Duncan, Arizona

Straddling the Gila River near the Arizona-New Mexico state line, Duncan has been destroyed twice by floods and once by fire since the town was founded in 1883. One story says 2 brothers, J. Duncan Smith and Sheriff Guthrie Smith, sold their property to the Arizona & New Mexico Railroad, built in 1883 to connect Clifton with the main Southern Pacific Railroad line near Lordsburg, New Mexico. The railroad built a stop on their former property and named it for Duncan Smith. Another story talks of 2 brothers named Duncan who were killed by Apaches in the area in 1885. A third story attributes the name to James Duncan, a director of the Arizona Copper Company. Anyway, across the river from Duncan was the settlement of Purdy. When the train stop was established in Duncan, the Purdy post office was relocated to Duncan and renamed.

The hills around Duncan used to harbor zinc and copper mines. The railroad stop made Duncan a marketing center for farm produce and a shipping point for ore and cattle. The largest fire agate field in America is in the Black Hills Rockhounding Area north of Duncan (reached via the Black Hills Back Country Byway).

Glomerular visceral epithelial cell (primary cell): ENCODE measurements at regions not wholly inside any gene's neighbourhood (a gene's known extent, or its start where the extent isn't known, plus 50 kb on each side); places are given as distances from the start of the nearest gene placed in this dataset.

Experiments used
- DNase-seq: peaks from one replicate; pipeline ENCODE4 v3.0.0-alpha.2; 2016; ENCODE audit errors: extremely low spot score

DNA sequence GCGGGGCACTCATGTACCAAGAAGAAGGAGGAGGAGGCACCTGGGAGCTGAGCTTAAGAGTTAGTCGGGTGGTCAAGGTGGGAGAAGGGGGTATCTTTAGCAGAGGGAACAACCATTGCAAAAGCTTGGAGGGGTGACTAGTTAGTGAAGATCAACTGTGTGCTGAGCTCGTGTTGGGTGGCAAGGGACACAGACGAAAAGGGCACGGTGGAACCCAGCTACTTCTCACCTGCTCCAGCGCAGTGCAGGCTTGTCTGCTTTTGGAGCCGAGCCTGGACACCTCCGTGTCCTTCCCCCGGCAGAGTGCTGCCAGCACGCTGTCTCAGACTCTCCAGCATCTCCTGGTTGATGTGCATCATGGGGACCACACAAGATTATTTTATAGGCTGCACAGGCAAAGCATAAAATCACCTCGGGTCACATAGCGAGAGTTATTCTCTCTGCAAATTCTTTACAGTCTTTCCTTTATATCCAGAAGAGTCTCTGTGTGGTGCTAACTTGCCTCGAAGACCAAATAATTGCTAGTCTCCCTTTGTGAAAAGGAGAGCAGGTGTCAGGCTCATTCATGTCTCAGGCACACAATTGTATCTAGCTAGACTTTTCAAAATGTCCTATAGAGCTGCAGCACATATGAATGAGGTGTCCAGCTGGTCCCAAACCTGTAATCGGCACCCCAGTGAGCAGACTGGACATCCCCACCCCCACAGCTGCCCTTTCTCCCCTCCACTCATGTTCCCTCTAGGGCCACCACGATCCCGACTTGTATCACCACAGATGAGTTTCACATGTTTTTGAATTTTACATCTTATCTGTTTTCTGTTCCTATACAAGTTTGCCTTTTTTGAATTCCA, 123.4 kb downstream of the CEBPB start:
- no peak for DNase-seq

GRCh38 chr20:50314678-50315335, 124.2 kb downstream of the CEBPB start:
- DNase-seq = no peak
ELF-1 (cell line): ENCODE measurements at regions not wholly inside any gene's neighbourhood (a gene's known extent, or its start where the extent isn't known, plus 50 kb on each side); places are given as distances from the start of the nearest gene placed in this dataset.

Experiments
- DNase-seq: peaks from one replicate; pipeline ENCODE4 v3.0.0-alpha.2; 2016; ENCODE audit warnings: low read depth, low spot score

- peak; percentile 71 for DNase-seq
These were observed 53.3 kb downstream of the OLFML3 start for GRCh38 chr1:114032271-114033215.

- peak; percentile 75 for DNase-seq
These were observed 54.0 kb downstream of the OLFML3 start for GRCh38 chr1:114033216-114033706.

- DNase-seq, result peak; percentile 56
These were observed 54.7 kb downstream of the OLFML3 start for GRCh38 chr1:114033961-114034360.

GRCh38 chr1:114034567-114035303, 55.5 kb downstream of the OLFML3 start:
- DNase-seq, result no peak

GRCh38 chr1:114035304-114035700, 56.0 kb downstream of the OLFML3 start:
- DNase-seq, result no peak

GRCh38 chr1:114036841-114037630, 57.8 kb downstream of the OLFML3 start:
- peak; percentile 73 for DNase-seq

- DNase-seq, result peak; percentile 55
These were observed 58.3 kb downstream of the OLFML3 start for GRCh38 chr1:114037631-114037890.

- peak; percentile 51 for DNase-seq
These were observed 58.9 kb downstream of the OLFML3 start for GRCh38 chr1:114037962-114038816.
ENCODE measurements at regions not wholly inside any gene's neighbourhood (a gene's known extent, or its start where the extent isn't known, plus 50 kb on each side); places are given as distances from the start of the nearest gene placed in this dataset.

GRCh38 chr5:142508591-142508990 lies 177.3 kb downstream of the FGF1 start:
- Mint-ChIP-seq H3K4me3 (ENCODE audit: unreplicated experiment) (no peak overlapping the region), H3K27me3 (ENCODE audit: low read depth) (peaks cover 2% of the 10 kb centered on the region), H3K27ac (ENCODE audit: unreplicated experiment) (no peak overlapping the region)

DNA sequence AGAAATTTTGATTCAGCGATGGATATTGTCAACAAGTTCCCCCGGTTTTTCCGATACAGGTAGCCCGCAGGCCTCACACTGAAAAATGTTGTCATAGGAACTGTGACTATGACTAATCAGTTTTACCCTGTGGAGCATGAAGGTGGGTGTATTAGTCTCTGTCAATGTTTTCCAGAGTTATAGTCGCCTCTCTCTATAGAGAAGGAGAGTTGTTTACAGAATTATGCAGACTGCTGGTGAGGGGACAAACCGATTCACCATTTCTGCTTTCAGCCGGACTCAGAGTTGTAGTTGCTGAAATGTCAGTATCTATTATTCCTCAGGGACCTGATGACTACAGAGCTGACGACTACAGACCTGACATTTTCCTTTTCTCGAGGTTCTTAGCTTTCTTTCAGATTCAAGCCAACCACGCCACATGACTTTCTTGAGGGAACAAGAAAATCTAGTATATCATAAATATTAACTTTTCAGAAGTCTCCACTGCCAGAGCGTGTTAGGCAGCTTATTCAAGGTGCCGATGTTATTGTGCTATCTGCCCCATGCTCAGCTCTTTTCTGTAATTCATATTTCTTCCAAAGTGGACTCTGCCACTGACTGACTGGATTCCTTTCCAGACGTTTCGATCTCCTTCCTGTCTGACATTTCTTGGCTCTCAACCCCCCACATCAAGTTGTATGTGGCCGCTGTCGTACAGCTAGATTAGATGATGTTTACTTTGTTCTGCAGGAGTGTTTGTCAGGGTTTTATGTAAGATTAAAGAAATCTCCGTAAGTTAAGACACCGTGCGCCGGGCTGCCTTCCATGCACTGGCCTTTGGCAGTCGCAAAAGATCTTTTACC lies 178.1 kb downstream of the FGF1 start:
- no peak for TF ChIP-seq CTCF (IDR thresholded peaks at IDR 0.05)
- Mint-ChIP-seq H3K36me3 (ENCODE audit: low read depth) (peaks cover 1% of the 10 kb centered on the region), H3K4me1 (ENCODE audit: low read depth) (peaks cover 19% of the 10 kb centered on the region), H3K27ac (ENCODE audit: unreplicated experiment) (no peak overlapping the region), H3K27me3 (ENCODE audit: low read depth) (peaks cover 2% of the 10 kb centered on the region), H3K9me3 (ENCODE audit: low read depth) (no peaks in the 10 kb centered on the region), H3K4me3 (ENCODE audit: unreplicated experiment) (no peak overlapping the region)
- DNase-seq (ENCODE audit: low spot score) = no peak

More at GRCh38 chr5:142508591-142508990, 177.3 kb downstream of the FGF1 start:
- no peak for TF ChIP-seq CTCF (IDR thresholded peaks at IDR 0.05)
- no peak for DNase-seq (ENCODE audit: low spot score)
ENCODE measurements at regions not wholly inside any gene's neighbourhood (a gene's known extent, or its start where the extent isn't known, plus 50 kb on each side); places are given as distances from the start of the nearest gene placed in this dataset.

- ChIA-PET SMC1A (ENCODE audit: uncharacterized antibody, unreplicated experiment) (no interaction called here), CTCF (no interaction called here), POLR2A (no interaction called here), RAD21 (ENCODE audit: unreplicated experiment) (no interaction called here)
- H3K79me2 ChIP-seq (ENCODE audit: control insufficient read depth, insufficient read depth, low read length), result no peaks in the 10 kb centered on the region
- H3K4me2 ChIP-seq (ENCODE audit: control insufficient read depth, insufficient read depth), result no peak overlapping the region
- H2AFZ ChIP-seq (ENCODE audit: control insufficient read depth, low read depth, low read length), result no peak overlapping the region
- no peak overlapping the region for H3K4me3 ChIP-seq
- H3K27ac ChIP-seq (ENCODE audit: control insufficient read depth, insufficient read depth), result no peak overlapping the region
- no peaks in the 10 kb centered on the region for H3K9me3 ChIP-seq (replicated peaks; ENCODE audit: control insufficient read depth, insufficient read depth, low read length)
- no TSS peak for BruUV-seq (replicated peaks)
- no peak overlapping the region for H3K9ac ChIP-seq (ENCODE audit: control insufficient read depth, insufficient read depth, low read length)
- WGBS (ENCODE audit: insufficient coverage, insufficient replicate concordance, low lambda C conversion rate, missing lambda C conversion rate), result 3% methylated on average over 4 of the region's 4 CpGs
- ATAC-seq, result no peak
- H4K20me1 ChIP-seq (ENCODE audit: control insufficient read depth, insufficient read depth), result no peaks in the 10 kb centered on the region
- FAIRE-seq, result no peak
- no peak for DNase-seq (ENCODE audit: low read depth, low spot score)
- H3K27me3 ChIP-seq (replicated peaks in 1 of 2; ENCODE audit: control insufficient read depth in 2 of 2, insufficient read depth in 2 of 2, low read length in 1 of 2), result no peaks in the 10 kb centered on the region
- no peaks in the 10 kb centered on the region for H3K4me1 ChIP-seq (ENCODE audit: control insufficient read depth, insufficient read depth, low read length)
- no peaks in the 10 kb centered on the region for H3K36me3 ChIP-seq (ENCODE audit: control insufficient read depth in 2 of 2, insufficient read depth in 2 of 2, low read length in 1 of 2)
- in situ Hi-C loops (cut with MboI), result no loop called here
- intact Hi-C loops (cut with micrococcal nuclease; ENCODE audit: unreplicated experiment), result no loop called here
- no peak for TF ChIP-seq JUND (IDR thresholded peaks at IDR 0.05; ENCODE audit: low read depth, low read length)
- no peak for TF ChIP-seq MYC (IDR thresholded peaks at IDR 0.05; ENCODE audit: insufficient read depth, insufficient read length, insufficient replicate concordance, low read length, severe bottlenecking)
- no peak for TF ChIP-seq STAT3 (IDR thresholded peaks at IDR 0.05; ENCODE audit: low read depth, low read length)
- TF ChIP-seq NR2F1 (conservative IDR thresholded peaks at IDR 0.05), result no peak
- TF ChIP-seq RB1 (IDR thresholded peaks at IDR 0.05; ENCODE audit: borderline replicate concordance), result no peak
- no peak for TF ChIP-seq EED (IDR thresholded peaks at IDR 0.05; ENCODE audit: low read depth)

While the Duncan area is now home mostly to Mormons, ranchers, farmers and miners, this area is world-renowned as a natural repository of historic and pre-historic Native American artifacts. These days, a large part of the downtown area of Duncan has been shuttered and boarded up, although the Duncan Pride Society has been working hard to clean up and dress up the old area.

Supreme Court Justice Sandra Day O'Connor grew up on the Lazy B Ranch, just outside of Duncan.